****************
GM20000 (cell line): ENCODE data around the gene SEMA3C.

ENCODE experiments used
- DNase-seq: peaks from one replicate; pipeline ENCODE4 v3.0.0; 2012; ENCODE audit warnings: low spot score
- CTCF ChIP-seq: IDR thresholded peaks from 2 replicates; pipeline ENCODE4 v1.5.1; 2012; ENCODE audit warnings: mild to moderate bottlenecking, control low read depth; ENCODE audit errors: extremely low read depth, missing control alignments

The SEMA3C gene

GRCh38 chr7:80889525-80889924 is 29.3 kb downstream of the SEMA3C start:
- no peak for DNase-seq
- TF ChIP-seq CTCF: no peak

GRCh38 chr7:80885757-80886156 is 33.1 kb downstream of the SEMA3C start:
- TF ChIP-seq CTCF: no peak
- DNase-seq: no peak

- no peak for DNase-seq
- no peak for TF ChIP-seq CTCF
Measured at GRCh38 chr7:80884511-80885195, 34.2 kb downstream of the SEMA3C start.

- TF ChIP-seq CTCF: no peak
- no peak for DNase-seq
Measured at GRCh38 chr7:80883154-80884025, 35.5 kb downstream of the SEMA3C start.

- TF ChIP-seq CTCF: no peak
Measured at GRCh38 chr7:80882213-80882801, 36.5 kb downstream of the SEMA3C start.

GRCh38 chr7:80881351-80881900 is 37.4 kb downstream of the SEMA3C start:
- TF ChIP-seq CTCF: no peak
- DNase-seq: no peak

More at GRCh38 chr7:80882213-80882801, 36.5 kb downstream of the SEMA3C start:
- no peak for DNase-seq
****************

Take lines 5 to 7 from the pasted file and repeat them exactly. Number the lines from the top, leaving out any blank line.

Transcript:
The SEMA3C gene

GRCh38 chr7:80889525-80889924 is 29.3 kb downstream of the SEMA3C start:
- no peak for DNase-seq